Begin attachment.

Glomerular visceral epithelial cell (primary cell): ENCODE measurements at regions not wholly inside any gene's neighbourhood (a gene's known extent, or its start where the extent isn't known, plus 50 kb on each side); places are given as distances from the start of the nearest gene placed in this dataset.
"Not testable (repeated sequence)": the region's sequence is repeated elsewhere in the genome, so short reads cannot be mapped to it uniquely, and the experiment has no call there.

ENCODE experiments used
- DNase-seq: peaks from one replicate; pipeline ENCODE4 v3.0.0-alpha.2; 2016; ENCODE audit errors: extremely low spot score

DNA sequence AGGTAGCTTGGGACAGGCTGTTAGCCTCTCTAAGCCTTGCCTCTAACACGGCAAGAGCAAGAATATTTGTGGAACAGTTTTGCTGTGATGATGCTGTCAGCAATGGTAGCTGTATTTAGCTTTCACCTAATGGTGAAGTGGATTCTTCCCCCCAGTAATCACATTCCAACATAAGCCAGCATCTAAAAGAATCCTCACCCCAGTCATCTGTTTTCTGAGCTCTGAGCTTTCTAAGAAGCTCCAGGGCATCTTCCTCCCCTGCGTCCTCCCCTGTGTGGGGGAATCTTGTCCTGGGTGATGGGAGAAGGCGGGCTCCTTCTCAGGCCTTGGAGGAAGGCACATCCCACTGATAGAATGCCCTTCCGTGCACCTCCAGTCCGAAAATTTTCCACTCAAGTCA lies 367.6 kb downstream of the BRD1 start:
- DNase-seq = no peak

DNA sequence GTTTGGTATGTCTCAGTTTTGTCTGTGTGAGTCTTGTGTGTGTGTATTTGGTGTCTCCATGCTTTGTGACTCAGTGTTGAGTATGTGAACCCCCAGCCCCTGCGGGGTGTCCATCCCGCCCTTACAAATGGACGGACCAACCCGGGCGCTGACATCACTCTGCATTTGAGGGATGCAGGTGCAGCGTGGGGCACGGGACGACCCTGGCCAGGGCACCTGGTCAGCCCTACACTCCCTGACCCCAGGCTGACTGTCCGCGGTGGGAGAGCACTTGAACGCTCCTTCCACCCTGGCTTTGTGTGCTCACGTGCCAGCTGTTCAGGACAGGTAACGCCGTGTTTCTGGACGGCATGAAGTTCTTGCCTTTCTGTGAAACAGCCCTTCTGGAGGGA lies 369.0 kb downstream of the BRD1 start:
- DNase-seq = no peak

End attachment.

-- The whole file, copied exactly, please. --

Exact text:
Glomerular visceral epithelial cell (primary cell): ENCODE measurements at regions not wholly inside any gene's neighbourhood (a gene's known extent, or its start where the extent isn't known, plus 50 kb on each side); places are given as distances from the start of the nearest gene placed in this dataset.
"Not testable (repeated sequence)": the region's sequence is repeated elsewhere in the genome, so short reads cannot be mapped to it uniquely, and the experiment has no call there.

ENCODE experiments used
- DNase-seq: peaks from one replicate; pipeline ENCODE4 v3.0.0-alpha.2; 2016; ENCODE audit errors: extremely low spot score

DNA sequence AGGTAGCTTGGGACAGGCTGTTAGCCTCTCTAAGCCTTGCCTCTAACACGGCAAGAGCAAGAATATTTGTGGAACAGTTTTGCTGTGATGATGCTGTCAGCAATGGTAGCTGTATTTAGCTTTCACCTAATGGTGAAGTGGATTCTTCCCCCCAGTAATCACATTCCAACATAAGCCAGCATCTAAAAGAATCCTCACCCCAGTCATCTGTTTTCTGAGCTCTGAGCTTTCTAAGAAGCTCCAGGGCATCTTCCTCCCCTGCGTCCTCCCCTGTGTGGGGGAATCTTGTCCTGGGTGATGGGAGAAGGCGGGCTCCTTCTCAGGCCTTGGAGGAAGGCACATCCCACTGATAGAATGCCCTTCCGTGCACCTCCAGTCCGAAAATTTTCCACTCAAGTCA lies 367.6 kb downstream of the BRD1 start:
- DNase-seq = no peak

DNA sequence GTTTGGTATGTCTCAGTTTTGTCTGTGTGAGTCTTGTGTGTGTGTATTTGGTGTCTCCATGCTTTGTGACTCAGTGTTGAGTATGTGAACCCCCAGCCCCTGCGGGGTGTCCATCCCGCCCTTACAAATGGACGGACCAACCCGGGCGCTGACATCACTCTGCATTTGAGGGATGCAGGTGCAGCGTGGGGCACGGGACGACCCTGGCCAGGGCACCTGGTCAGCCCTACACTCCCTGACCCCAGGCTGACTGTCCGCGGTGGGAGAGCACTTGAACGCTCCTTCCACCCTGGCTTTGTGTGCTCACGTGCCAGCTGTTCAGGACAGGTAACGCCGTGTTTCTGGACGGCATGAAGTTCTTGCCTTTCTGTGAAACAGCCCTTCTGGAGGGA lies 369.0 kb downstream of the BRD1 start:
- DNase-seq = no peak